I guess I’m just playing devil’s advocate here – I’m not by any means low carb (at least intentionally – i don’t put a lot of effort in one way or the other in terms of macros. i just eat what i want), but I do know that I will be happy I ate whole foods for the bulk of my life if I drop dead at 75. Of course, if I die at 86 after battling dementia and heart failure, I will be PISSED that i didn’t eat more donuts, and will definitely make up for lost time then.

      Again, I think you make a really good point. Not trying to be contradictory.

    • Adrienne on April 9, 2014 at 13:47

      Robert Cameron, author of The Drinking Man’s Diet (60 grams of carbs per day) died at 98. Martinis and steak — I’ll drink to that.

    • MC on April 9, 2014 at 21:35

      “I’m just pointing out that they didn’t appear to give themselves any advantages over a SAD dieter.”

      To be fair, a lot of those on a modern SAD who live to an old age, aren’t doing so well, health wise, leading up to death. So even if they live to be 100, if the last 35 years of their life are filled with problems ranging from obesity to dementia, then I wouldn’t say VLC diets offer no benefits over a modern SAD.

      I say modern SAD, because a traditional SAD from 1850 might have been a lot better than VLC.

    • Justin Jordan on April 10, 2014 at 11:24

      Well, no, that wasn’t the point he made. The point he made, explicitly, was that the sample of low carb advocates he chose lived, on average, less than the expected lifespan.

      Which may or may not be true, but isn’t a conclusion you can draw from what he posted. The actual answer there is tha you can’t, really, draw a conclusion one way or another unless you actually DO want to confirm a bias.

    • Duck Dodgers on April 11, 2014 at 05:55

      I agree it doesn’t prove anything. It was a casual observation. Still, I found it interesting.

      I suppose if every VLC author lived to 95+ my guess is you would find it interesting. But that’s not what happened, and that made you guys angry or upset. And I’m sorry. I don’t know what to tell you. It’s just a casual observation. Get over it.

    • Carolyn on July 9, 2018 at 07:32

      Dr. Wolfgang Lutz, author of “Life without bread” (who recommended 72 grams of carbs or less), died at the age of 93.

    • Jean Bush on July 28, 2018 at 19:18

      We shouldn’t forget that genetics also determines how long we live, irrespective of the cerebral or other “accidents” of organ functioning. Longevity & health have far more bio-markers then diet alone. As I’ve endlessly pointed out to Taubes & other HFLC fanatics on Twatter.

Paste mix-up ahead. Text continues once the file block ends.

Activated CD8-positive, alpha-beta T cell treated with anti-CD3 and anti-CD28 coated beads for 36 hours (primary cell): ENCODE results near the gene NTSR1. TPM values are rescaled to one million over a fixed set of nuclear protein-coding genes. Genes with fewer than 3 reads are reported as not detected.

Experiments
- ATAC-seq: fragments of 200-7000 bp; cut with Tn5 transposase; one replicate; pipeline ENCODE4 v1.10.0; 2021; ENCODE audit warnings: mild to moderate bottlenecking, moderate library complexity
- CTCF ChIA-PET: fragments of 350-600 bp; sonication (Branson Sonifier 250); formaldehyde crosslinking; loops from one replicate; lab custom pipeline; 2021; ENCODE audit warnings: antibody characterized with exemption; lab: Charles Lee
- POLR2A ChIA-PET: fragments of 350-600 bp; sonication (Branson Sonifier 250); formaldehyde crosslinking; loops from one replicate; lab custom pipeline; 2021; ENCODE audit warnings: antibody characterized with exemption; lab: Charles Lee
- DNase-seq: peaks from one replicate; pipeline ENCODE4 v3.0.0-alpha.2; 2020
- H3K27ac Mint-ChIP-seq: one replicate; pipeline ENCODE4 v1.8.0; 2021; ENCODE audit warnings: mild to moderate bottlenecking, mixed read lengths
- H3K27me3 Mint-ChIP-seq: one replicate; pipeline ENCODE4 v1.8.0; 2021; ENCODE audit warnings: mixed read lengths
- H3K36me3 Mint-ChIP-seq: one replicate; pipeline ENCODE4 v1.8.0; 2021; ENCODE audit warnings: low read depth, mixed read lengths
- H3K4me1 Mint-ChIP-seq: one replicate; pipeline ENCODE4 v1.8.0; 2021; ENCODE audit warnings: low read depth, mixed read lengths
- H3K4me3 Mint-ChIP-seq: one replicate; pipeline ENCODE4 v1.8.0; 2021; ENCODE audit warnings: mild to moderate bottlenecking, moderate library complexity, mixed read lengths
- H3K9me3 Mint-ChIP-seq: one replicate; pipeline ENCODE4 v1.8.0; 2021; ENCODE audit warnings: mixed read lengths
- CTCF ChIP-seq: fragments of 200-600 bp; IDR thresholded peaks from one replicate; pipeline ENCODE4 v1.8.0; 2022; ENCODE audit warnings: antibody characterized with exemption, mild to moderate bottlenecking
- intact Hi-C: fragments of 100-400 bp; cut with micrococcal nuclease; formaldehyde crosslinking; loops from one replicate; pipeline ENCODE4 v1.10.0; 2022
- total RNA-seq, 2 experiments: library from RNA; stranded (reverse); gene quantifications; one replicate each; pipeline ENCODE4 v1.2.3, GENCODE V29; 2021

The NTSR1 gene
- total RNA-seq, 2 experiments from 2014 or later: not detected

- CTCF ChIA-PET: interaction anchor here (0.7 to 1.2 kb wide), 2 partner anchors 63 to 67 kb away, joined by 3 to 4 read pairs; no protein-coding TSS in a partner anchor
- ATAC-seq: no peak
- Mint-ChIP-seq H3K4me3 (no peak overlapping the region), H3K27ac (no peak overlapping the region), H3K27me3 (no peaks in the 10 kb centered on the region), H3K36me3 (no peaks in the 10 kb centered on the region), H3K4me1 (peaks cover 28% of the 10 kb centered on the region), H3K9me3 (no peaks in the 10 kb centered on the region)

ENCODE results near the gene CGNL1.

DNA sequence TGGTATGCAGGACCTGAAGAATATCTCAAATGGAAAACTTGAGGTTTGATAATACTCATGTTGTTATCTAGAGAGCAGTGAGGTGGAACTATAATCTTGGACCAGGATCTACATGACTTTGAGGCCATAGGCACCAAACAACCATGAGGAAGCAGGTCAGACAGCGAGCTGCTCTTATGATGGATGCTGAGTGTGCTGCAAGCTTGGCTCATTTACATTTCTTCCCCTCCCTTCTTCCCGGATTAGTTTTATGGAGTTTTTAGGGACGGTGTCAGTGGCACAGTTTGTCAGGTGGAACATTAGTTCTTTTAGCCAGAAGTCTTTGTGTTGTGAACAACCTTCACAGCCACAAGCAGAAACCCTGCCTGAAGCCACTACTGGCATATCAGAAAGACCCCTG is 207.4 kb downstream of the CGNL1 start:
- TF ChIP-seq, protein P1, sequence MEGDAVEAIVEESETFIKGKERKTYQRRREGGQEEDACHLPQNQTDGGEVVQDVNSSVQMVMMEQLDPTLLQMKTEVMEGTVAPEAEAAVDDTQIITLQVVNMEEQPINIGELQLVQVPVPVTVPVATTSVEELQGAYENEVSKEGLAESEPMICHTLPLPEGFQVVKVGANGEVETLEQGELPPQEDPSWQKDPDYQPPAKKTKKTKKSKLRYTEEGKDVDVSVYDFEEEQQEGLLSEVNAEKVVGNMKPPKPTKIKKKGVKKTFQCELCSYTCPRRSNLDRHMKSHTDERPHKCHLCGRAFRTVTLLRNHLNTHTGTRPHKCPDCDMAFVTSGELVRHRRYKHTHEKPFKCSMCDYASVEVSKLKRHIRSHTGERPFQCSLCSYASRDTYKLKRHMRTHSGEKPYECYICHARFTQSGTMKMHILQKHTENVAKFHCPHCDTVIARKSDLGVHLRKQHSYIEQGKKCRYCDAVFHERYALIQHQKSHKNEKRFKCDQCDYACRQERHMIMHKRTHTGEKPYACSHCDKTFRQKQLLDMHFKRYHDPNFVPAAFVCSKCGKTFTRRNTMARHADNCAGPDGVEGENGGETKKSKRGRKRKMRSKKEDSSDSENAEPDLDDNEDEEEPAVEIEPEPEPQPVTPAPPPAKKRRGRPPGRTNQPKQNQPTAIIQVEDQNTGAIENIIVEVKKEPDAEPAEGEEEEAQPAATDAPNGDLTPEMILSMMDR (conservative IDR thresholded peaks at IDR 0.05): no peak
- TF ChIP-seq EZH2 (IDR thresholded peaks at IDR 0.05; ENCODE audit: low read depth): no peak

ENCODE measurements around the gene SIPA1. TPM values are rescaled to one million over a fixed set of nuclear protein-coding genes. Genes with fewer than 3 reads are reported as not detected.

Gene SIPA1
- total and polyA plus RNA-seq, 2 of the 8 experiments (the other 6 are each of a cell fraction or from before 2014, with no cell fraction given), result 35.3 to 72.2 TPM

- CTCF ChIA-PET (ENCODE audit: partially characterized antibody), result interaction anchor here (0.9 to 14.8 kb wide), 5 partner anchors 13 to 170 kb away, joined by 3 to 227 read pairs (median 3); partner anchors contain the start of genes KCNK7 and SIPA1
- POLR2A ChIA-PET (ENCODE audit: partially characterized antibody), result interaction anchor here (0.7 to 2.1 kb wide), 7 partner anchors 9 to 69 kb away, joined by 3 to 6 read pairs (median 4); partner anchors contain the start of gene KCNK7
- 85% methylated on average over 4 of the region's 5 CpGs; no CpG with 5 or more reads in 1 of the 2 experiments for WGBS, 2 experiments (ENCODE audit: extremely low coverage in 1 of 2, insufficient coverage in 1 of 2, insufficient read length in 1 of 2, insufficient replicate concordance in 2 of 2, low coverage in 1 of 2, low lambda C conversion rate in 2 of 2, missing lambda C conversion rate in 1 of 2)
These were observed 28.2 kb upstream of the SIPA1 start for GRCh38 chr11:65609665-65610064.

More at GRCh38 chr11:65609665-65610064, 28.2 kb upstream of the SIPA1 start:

4. Energy! on April 8, 2014 at 09:46

    And what was their quality of life in their later years? I have several relatives who lived/are living into the high 80s and up, but with pretty severe deficits from diabetes to joints falling apart to Alzheimer’s, etc. I realized that the longest and best final years were in the previous generation, not my parents’. For example, one great-uncle lived at home till he was 99 and fell off a ladder. His wife (my paternal blood relative) lived to be 102 and cooked for herself well into her 90s. Her brother lived to be 103 and was mentally sharp to the end. My mother’s aunt lived to 98.

    People always tell me I have good genes for longevity. However, my parents’ generation, born in the late teens and 1920s are not lasting as long or as well. My ideas for why include the usual suspects for primal/paleo/ancestral diet peeps such as the introduction of margarine, seed oils, processed grains, canned/boxed stuff, the loss of locally grown food, and the rest of the degradation of our food supply. To think that some babies are fed soy formula and all that canned “food” is frightening. Oops, almost went on a rant, my apologies.

    I admire how tough and smart our ancient ancestors had to have been and just love to learn more about how they lived and especially, ate. Thanks for the post!

    • Richard Nikoley on April 8, 2014 at 15:17

      “I admire how tough and smart our ancient ancestors had to have been”

      _HAD_ to have been. They didn’t have anyone telling them what to do.

      One could build a Yoda quote around that.

    • Energy! on April 10, 2014 at 04:57

      Try not. Fix your gut or do not fix your gut. There is no try.

  5. N on April 8, 2014 at 11:33

    So how many carbs Inuit were getting per day from glycogen? Do the carbs ingested as glycogen affect the insulin/blood the same way as does a potato?

    • Duck Dodgers on April 8, 2014 at 12:19

      Glycogen is known to be very glycemic (it’s also known as animal starch). Very fresh or flash-frozen liver will spike your blood sugar. It’s difficult to know exactly how much glycogen they were consuming. They had other sources of carbs too, as discussed in the Disrupting Paleo series.

      And a 1972 study said:

      The Point Hope inhabitants represent one of the few remnants of the Eskimo whale, sea, and walrus hunting cultures in the world…Average total daily caloric intake was approximately 3,000 kcal [calories] per person, ranging from 2,300 to 4,500 kcal. Approximately 50% of the calories were derived from fat and 30 to 35% from protein. Carbohydrate accounted for only 15 to 20% of their calories, largely in the form of glycogen [animal starch] from the meat they consumed.

    • Duck Dodgers on April 8, 2014 at 12:49